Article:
[Advaita-l] Re: Shraadha & Reincarnation
Jaldhar H. Vyas
jaldhar at braincells.com
Thu Oct 6 10:29:30 CDT 2005
On Tue, 4 Oct 2005, Krunal Makwana wrote:
Btw, no need to resend. I do read all mail but sometimes i'm slow to
respond either because I'm busy or I have to do some research to give you
a proper answer.
> I was performing 'Shraadha' today for my deceased father and i was confused
> as to why i was doing it? Doesn't Hinduism believe in reincarnation, that
> after the body dies the soul goes onto another body, with a different mann,
> buddhi, cit and ahamkar?
yes however the path is not as straightforward as it might seen.
> Okay lets suppose that the mann, budhi, cit and ahamkar were the same in the
> new body, but where is the link to the previous family, it doesn't have one,
> as the soul has 'moved on' so to speak, so any attachment with the former is
> not really there?
The whole reason reincarnation happens is because of karma. The actions
of this and previous lives propel a person on through to new lives until
stopped by the dawn of jnana. And this karma is like ballast on a ship.
bad deeds lead to the atma sinking down into worse bodies while good deeds
lead to it obtaining more and more divine forms.
Those who have been wicked go after death to Hell. There they are
punished according to the nature of their sins and when they have done
their time, they are released and return to the world. (See Brahmasutra
Those who have acted well but for selfish reasons go after death to the
Chandraloka. They are called pitrs and this is the pitrayana. There they
enjoy the merit of their deeds and when it is exhausted they return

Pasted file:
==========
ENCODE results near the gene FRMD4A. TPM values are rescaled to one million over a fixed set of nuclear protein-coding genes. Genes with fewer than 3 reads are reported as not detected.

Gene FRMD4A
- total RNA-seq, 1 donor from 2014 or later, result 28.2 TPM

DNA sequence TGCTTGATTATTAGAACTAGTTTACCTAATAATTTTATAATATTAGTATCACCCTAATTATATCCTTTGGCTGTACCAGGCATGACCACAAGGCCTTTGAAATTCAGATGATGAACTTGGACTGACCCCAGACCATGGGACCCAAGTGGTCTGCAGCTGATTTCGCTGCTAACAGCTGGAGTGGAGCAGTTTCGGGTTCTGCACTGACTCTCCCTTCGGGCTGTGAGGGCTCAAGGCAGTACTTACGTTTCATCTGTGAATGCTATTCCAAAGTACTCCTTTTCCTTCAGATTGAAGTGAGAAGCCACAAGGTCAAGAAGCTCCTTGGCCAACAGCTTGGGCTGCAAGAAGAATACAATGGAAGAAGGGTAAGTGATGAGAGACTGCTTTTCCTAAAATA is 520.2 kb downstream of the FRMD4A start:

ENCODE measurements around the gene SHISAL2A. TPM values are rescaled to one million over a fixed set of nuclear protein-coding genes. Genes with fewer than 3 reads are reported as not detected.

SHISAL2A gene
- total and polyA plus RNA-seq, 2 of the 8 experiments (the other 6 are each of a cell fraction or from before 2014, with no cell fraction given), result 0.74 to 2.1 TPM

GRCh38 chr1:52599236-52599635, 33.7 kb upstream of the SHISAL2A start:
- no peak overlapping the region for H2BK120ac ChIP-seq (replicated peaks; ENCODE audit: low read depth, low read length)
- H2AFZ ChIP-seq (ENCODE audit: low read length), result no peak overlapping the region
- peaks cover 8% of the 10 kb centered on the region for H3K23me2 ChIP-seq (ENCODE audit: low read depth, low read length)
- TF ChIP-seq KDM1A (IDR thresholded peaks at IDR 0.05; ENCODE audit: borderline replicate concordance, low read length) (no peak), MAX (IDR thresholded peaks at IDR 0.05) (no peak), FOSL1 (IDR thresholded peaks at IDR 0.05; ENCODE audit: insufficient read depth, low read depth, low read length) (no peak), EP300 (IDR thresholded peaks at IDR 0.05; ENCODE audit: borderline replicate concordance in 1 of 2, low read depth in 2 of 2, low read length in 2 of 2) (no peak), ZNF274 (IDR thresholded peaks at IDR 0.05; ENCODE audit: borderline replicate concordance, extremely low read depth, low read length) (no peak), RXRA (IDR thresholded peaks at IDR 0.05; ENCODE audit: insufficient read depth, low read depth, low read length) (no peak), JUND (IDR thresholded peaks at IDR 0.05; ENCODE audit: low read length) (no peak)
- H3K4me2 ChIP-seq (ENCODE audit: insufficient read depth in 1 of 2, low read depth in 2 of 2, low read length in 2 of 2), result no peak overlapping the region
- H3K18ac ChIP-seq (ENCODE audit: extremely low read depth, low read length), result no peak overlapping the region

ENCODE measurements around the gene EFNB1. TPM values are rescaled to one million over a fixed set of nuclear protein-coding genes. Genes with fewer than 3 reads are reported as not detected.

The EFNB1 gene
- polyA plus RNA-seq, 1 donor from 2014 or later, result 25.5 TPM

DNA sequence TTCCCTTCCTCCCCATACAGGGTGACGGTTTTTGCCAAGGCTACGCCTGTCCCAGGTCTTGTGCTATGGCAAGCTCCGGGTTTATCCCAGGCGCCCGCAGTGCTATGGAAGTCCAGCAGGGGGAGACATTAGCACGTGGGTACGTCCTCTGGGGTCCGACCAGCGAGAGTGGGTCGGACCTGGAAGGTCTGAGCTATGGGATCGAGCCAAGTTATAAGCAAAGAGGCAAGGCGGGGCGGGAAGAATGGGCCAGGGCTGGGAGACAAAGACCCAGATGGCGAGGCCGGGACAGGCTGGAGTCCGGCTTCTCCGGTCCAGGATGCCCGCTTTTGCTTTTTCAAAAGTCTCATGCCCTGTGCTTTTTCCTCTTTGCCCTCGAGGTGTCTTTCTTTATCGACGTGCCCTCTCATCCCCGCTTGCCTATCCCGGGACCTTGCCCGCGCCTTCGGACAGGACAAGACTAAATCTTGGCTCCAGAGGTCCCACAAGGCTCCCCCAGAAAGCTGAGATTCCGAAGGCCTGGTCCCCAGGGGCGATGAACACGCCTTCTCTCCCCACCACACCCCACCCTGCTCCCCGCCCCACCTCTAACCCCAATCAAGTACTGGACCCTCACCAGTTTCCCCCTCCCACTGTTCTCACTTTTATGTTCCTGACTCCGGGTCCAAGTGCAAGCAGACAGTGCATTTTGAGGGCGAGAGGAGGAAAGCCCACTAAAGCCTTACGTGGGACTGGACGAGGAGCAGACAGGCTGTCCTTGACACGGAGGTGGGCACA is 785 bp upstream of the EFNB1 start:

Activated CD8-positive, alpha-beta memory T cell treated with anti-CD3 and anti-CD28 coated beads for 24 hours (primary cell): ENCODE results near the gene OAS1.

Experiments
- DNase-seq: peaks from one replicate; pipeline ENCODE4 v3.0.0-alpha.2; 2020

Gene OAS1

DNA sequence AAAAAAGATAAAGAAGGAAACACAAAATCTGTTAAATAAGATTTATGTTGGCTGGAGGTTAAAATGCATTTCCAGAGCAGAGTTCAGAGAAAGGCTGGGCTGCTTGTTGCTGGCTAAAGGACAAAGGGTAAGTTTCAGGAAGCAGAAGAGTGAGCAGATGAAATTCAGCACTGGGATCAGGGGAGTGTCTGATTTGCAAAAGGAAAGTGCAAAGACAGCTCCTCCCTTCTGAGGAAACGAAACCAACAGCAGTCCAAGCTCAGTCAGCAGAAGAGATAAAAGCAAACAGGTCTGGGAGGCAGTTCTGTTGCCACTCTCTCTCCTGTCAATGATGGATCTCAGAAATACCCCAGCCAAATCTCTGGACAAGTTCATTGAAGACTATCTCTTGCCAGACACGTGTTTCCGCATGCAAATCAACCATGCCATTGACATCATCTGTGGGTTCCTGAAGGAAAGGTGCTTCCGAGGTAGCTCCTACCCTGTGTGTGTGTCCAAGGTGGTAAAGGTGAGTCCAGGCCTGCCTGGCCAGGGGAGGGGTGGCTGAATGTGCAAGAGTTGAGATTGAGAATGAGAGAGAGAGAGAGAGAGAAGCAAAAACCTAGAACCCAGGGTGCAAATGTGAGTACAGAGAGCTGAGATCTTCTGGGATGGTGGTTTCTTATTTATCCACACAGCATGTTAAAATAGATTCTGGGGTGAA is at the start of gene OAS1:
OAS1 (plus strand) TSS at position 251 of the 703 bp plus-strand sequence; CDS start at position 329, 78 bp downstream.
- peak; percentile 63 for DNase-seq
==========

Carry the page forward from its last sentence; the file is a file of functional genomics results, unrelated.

to the world.
Those who have acted well for selfless reasons, as a sacrifice to God, go
after death to to the suryaloka or Heaven. They are called devas and this
is the devayana. There they enjoy the merit of their deeds and when it is
exhausted they return to the world. (See Brahmasutra 3.3.29-30)
Those who have renounced action, if they have acheived jnana in this
lifetime are called jivanamuktas. If they do not, they go after death to
the Brahmaloka never to return to the world. There they can try again
until they get mukti or the pralaya or end of the world when they get
absorbed into brahman
The pitrs as mentioned above belong to the second group. In the preceding
life they performed virtuous deeds. One of these was to have children.
So you as one of those children are under a debt. You do shraddha (and
have children of your own) as a payment for that debt. Similiarly you are
under a debt to the Gods for the world in which you live in. You pay it
by doing pujas etc. And you know all this due to the Rshis so you are in
debt to them which you pay by learning shastras.
But why do the pitrs want pind as a an offering? The pind is the "food"
that makes up the spiritual body of the pitrs. But it is not the actual
rice and ghee but the good karma of following shastraic injunctions that
is the actual substance.
A sannyasi is not bound by the three debts because he has stepped outside
of the whole system. Kind of like how the concept of debt would be
meaningless to someone who didn't have any money or believe little colored
slips of paper meant anything.
> Another question arises, that we 'believe' that the pitru comes in the form
> of a pashu namely birds, so does that mean that the atman comes in a less
> statuse than human being meaning that it went backwards rather than evolving
> again? what does the bird represent then? my father?
The kagdo or crow is not the pitr himself but his messenger who takes back
the offering to pitraloka. Like Agni is called the messenger of the Gods
and offerings are made into fire regardless of which God is being
Jaldhar H. Vyas <jaldhar at braincells.com>
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